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Pastor's column: Best not to dish out revenge at all

By Aaron Steffen, Hillcity Church

I've never understood the phrase "revenge is a dish best served cold." I mean I understand the logic behind the statement — that you want to be cold and mean to someone when you are enacting your revenge on them — but as far as the actual phrase is concerned I don't think it makes much sense.

A cold dish (in a bad sense) is usually one that has been left sitting untouched or unattended for sometime for one reason or another, and revenge is definitely not best when it comes from inattention or lack of thought. So instead it must be that the dish was intended to be served cold, making it necessary of special attention, or at least a cooler — and therefore I would be within my rights to label it (the dish or revenge) "high maintenance."

But in reality I think the part of the phrase that bothers me the most is the use of the word served. Again, I understand why it's there — it's just that I don't think it makes much sense.

Having grown up in church my whole life, I have long understood serving someone to be an act of humility and respect. When you serve someone else — you place them in a position above your own in some way, if only for a short time.

For anyone saying "Hey hold on a minute — don't go pushing your religious beliefs on me," I would argue that mainstream secular culture agrees with my understanding of service. The person designated to bring you your food at a restaurant? A server. When you get in trouble with the law and the make you do nice things for the community to repay your debt to society? Community service.

I think we can agree that in most cases service implies lowering oneself in for the betterment of another.

Revenge is in no way about serving or humbling/lowering yourself — in fact just the opposite. It's about raising yourself up because you were once placed in a position of lowliness unwillingly. The idea that we would "serve" someone revenge seems preposterous to me. But maybe it's not that far out there.

There's a verse in Romans I have often struggled with:

Dear friends, never take revenge. Leave that to the righteous anger of God. For the Scriptures say, "I will take revenge; I will pay them back," says the Lord. (Romans 12:19)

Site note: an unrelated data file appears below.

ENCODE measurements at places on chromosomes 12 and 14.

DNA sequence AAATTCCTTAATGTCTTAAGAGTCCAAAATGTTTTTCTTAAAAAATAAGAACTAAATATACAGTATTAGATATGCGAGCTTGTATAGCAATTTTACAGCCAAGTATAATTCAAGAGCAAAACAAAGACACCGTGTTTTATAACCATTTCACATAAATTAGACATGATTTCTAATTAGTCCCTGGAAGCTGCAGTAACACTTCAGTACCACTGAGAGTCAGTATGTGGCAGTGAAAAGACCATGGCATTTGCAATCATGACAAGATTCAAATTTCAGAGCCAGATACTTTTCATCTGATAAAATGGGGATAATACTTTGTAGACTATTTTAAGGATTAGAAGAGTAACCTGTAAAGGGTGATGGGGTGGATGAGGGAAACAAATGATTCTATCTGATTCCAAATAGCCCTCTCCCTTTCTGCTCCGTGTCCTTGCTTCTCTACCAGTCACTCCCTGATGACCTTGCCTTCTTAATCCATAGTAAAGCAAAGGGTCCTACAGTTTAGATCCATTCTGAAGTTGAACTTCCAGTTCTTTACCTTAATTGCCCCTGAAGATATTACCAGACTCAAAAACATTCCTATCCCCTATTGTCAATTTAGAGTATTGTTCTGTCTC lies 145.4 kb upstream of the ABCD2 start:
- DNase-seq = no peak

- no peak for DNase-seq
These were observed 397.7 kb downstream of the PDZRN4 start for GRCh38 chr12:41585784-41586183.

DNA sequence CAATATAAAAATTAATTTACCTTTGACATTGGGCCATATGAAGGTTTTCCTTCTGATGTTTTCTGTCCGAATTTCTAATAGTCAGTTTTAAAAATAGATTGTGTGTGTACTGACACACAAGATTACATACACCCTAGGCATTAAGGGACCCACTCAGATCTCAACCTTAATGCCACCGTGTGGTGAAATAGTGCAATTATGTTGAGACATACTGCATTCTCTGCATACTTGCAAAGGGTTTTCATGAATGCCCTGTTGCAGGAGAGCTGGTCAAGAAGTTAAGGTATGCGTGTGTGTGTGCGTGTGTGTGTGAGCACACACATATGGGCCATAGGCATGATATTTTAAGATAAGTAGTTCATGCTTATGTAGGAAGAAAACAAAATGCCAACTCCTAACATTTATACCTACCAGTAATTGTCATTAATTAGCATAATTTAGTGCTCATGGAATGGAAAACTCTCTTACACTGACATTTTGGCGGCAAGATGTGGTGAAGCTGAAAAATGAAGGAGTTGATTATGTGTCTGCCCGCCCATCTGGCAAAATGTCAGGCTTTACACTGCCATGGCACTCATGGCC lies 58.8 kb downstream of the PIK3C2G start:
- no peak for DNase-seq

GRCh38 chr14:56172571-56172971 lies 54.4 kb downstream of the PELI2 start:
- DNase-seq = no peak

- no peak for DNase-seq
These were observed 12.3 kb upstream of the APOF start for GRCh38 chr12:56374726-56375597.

I think I struggle with the concept that the same God who sends his Son as a sacrifice for us, seems so willing to enact revenge on those who have wronged us. Initially it doesn't seem to fit his character. But think about revenge with me for a minute.

If you've ever "had your revenge," you know that it doesn't quite feel the as good as you thought it was going to, did it? Somehow, what you thought would be so fulfilling and rewarding, left you feeling empty and ashamed. It doesn't take you to a happy place — most times instead it brings you to regret.

I think God knows that — and that's why he takes on the responsibility of taking revenge. Because he is righteous, just, and loving, God must make sure that people get what they deserve in the end — but that doesn't mean he takes any pleasure in it.

In fact I think it breaks his heart to enact revenge just like it does ours, probably even more so. He knows there's no joy in it, He knows it's no fun, that in fact it is hurtful and painful — and so what at first seems like him taking away some of our fun, is instead a selfless act of loving service. Funny how that works isn't it? It's almost like he's smarter than us.

Many times in my life I have wished for the chance to get someone back for the hurt they have caused me. Sometimes it's even been people I care a great deal about. But when I take the time to really think about it, I'm glad I don't have to. It's a perpetual cycle of pain and negativity — and it's a lot of pressure.

So today I am thankful for God's service of revenge because it means I don't have to — hot or cold.

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